July 9, 2013

Train company averages two crashes per year

As confirmed deaths reach 13 in the small Canadian town, investigators look into whether a fire an hour before the explosions may have played a role.

By David Hench dhench@pressherald.com
Staff Writer

(Continued from page 1)

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Cleanup continues at the scene of the Lac-Megantic, Quebec, runaway oil train derailment and explosion on Tuesday. Investigators looking for the cause of the fiery oil train derailment are zeroing in on whether an earlier blaze on the same train may have set off a chain of events that led to the explosions that killed at least 13 people.


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Searchers dig through the rubble for victims of the inferno in Lac-Megantic, Quebec, Monday.


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The crash has brought attention to some rail companies' practice of running trains with a single engineer. Montreal, Maine & Atlantic was one of the first to reduce the number of engineers on trains, several years ago, as it struggled with financial losses during the recession.

Some residents in Lac-Megantic told the Toronto Star that they saw propane tankers in the rail yard where the train derailed. But an investigator for the Canadian Transportation Board told the media that he had not heard the derailed cars may have struck a propane tanker.

The crash occurred about 10 miles from the Maine border in Franklin County.

The train had five engines, a buffer car and 72 tank cars loaded with crude oil from North Dakota. Its regular route would have taken it through northern Maine to an Irving Oil refinery in New Brunswick. Montreal, Maine & Atlantic does not have rail lines through the southern part of Maine.

Quebec provincial police sent more than 100 officers to the scene to determine whether the crash should be considered a criminal investigation. They have not ruled out a crime.

"We're going to take any hypothesis into account on why the train derailed," said Sgt. Gregory Gomez of the Quebec provincial police. "We're trying to determine, first, is there any criminal element. That determines the direction of our investigation."

Investigators are focusing in part on the fire that broke out on the lead locomotive at 11:30 p.m. Friday, an hour before the crash. Firefighters from Lac-Megantic doused the fire, shutting down the locomotive in the process.

Fire Chief Patrick Lambert told the National Post of Canada that he left the engine with two railroad employees about an hour before the crash.

Company officials and rail experts have said that shutting down power to the locomotive might have disengaged its brakes, which require power to maintain air pressure.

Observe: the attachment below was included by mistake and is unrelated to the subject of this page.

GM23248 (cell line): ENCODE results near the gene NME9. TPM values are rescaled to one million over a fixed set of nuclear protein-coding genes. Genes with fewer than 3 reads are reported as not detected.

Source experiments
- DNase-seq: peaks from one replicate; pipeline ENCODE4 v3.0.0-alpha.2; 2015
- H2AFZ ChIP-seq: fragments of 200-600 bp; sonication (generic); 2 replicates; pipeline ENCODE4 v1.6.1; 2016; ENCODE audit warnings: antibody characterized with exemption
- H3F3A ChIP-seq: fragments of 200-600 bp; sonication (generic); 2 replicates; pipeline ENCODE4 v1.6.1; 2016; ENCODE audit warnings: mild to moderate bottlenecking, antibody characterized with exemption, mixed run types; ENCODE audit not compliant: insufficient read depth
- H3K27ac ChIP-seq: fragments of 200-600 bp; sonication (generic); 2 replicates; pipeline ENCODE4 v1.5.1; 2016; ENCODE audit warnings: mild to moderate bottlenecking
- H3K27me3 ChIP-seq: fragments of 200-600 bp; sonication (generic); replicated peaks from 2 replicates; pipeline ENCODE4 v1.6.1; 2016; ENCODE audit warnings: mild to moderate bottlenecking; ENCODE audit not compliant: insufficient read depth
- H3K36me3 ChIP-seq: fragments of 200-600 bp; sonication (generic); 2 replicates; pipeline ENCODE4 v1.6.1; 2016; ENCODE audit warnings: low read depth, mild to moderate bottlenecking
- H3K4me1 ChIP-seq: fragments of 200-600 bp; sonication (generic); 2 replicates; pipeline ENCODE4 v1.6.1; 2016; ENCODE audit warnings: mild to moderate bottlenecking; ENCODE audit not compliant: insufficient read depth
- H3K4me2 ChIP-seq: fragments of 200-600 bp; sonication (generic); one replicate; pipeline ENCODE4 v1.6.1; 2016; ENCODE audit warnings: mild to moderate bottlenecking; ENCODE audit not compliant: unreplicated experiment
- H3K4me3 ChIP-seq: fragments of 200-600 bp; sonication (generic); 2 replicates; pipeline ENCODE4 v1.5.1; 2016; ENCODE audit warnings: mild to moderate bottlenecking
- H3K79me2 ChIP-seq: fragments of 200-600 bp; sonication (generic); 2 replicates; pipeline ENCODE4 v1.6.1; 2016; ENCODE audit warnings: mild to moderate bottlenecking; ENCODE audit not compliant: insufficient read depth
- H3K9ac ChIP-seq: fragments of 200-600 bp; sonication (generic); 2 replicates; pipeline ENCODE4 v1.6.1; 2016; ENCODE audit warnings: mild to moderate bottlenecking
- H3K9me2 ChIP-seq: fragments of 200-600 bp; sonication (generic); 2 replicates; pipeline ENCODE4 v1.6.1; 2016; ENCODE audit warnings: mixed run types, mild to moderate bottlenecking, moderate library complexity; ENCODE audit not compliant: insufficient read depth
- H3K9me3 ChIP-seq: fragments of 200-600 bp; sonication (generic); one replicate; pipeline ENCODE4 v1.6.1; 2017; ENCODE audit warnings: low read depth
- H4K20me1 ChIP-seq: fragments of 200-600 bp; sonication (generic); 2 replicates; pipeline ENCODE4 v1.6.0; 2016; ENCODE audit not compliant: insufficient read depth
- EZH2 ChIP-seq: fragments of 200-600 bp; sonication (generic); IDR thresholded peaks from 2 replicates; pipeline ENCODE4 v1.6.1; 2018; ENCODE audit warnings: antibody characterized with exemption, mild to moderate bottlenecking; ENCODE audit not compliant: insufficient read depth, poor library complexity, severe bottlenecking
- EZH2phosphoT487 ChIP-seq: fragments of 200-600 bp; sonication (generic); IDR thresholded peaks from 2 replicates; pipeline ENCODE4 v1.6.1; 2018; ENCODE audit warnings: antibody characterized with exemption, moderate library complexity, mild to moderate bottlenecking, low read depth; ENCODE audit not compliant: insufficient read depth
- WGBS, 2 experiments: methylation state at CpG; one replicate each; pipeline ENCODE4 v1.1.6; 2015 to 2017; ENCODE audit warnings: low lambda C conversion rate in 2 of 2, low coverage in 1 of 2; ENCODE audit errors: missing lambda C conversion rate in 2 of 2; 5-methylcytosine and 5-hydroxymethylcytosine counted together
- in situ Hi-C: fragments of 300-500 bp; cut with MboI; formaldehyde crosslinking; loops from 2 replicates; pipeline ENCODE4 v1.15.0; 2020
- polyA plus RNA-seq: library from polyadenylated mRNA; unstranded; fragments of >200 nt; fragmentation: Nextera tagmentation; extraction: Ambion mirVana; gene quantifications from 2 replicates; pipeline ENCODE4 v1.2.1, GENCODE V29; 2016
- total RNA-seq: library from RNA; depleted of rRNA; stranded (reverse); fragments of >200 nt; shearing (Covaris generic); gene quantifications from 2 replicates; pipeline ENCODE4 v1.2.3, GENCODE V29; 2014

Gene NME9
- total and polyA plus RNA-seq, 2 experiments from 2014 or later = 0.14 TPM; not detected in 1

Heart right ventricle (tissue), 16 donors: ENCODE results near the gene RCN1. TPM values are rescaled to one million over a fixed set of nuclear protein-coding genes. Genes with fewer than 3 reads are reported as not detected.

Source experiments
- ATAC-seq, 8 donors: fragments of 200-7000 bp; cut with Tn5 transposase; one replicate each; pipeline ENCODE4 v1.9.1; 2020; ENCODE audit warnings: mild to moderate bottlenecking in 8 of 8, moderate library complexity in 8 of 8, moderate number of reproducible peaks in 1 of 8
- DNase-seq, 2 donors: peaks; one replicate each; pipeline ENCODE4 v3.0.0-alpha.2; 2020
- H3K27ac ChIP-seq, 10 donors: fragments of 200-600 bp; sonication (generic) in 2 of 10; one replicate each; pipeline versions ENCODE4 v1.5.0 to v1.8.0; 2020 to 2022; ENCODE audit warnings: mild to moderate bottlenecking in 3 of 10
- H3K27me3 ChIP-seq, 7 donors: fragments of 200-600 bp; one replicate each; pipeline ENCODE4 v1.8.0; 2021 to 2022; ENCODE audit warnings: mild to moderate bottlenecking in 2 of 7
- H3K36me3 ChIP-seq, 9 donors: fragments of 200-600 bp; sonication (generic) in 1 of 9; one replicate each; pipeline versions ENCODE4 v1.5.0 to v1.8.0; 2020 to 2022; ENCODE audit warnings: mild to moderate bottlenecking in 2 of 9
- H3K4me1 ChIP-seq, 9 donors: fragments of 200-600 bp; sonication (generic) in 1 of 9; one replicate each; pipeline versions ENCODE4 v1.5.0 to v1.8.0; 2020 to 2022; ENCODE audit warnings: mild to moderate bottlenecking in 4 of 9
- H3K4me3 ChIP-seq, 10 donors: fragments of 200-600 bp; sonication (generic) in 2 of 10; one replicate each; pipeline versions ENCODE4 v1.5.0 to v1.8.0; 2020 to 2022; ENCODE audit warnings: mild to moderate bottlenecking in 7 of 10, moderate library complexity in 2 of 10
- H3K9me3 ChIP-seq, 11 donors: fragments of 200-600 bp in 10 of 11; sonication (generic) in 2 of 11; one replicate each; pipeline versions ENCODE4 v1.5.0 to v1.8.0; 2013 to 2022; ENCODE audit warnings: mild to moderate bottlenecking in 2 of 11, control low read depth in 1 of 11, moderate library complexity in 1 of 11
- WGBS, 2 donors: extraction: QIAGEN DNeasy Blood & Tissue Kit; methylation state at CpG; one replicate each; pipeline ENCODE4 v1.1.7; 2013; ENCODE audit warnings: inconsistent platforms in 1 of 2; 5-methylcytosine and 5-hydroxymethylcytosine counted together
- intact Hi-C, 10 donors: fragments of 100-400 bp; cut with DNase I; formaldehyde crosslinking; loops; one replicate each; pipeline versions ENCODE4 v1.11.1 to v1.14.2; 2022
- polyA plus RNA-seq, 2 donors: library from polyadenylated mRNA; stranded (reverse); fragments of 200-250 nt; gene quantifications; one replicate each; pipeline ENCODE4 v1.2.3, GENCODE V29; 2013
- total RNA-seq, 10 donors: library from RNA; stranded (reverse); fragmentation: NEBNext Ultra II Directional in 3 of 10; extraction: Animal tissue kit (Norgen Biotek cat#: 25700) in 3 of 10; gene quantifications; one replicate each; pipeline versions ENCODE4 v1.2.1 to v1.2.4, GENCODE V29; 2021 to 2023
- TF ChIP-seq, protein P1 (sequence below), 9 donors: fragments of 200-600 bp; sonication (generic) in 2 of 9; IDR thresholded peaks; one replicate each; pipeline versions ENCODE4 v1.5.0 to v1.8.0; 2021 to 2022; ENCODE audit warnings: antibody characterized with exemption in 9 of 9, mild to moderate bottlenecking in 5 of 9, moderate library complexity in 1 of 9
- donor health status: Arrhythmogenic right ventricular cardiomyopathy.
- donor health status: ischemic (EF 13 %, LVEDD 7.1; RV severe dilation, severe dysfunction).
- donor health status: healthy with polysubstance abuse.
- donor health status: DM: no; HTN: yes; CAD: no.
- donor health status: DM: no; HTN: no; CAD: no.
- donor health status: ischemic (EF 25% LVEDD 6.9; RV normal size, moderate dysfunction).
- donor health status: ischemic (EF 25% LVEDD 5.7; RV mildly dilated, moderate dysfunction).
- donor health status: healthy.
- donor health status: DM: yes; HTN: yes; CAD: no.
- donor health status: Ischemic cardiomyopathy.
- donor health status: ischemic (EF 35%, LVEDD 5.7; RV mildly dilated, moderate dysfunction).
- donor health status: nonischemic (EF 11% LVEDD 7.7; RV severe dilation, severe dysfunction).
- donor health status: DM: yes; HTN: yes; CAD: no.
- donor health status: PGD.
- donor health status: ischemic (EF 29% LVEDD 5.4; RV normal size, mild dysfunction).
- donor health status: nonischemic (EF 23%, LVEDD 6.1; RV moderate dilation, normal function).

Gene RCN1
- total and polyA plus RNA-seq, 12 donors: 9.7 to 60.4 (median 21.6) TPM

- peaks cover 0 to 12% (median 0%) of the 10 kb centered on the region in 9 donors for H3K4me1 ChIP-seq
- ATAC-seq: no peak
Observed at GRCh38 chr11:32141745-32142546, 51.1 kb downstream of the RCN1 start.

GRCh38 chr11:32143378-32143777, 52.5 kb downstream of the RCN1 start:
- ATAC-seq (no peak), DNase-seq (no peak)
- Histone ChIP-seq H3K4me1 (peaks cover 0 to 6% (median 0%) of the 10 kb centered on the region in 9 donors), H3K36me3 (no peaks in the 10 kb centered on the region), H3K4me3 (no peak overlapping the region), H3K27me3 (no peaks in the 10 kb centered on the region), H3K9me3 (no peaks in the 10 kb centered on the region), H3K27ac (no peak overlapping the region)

But that doesn't explain why brakes on the rail cars, which automatically deploy when there is no power to the air pressure system, did not hold the train in place. And it doesn't explain why the manual brakes, which are customarily activated on some of the rail cars when a train is left in a rail yard, did not keep it stationary.

"Theoretically, it shouldn't have moved," said Burkholder.

Company officials have said that, before the small fire, the train's engineer "tied down" the train around 11:25 p.m. Friday, then went to a nearby hotel to sleep, leaving the train unattended for the next crew. Transportation safety laws prohibit engineers from driving a train more than 12 hours at a time.

It's routine and not against regulations to leave a train running unattended for a new crew, said Burkholder.

The United States and Canada have requirements outlining the use of hand brakes when a train is left, although many railroads have policies that may exceed those minimum standards. The requirements call for setting enough brakes to ensure that the train can't move.

An increase in crude oil shipments is helping the freight industry. Trains carrying crude oil have been traversing Maine almost daily. Another 80 to 100 cars of oil were behind the train that crashed, waiting in Montreal to come east, Burkholder said.

The increased traffic is spurring protests by environmental groups. The groups object to the transportation of oil -- particularly oil from shale in western Canada, called tar sands oil -- through Maine by rail, saying it is not safe.

Environmental groups also protest the use of pipelines to transport tar sands oil and say continued reliance on fossil fuels is having an irreversible impact on the Earth's climate.


David Hench can be contacted at 791-6327 or at:



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Additional Photos

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Wreckage is strewn through the downtown core in Lac-Megantic, Quebec, Monday, July 8, 2013, after a train derailed, igniting tanker cars carrying crude oil early Saturday. (AP Photo/The Canadian Press, Ryan Remiorz)

The wreckage of a train is pictured after explosion in Lac Megantic
click image to enlarge

The wreckage of a train is pictured after explosion in Lac Megantic



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